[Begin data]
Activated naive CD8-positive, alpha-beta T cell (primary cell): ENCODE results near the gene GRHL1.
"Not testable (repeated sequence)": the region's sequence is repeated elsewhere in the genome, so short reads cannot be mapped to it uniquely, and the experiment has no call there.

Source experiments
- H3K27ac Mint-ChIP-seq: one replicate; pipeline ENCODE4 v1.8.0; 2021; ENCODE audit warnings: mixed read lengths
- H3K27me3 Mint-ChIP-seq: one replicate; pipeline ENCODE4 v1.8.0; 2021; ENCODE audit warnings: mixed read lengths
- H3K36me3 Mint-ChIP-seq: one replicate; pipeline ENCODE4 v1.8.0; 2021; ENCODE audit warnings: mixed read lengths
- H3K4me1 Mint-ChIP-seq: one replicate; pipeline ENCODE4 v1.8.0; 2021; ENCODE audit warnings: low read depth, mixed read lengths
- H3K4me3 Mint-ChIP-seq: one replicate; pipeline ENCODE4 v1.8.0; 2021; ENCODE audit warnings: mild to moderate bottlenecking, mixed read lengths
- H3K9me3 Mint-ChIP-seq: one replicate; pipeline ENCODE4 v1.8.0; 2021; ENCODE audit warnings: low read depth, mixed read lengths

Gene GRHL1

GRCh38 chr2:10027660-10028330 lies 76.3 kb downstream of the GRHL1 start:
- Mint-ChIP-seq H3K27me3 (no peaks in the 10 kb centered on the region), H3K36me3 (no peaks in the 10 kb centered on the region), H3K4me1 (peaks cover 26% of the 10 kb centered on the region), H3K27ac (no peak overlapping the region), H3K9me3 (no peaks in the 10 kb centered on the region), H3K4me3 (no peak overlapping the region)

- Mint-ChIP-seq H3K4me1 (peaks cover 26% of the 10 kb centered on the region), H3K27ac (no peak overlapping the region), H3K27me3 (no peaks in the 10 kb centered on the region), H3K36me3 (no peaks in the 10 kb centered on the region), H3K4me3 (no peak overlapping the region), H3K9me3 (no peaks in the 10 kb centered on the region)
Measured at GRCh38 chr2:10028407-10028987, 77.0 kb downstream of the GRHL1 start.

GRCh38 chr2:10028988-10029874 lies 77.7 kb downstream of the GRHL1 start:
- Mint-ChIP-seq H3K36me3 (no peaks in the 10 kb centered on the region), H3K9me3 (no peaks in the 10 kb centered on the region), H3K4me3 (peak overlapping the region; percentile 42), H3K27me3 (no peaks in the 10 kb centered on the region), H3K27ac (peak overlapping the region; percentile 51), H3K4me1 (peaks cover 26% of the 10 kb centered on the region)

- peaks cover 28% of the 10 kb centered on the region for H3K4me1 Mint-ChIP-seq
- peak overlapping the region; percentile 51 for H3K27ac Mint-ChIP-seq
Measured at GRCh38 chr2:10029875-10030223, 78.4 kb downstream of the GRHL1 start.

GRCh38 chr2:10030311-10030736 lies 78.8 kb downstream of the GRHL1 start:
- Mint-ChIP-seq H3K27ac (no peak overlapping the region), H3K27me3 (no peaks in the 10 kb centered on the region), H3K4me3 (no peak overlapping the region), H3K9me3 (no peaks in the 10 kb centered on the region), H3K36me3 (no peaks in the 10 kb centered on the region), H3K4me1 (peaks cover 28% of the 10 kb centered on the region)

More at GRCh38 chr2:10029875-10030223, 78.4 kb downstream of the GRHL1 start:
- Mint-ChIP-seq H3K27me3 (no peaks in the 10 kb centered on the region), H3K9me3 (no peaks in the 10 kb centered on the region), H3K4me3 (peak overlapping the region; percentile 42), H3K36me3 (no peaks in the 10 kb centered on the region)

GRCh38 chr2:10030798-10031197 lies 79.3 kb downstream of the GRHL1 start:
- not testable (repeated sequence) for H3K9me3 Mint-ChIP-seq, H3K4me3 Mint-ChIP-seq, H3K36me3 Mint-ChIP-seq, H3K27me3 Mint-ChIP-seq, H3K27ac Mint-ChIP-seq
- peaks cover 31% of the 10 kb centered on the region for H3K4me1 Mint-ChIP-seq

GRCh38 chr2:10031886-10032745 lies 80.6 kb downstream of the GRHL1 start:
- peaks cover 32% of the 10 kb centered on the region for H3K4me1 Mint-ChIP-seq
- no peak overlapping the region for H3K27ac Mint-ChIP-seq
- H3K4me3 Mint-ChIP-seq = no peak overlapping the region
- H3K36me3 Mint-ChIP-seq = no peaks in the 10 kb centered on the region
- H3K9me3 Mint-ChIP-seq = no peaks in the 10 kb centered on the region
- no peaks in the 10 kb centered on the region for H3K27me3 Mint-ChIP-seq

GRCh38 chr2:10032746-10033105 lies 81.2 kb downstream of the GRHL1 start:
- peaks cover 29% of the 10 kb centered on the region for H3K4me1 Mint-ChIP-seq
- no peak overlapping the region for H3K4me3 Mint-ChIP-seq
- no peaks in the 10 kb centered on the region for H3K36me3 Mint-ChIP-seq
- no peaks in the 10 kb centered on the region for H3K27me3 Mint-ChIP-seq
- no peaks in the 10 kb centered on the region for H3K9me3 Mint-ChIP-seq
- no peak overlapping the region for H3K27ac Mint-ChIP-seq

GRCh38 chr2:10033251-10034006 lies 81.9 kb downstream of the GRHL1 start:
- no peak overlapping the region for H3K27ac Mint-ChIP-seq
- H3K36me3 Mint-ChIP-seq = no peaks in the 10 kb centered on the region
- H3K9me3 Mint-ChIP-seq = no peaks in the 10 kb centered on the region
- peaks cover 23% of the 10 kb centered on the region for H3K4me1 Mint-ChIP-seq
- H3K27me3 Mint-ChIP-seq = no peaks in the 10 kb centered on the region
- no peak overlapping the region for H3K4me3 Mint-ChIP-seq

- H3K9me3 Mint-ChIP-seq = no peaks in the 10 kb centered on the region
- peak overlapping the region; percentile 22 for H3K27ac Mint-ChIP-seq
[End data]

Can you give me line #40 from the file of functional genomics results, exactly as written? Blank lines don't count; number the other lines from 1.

- no peak overlapping the region for H3K27ac Mint-ChIP-seq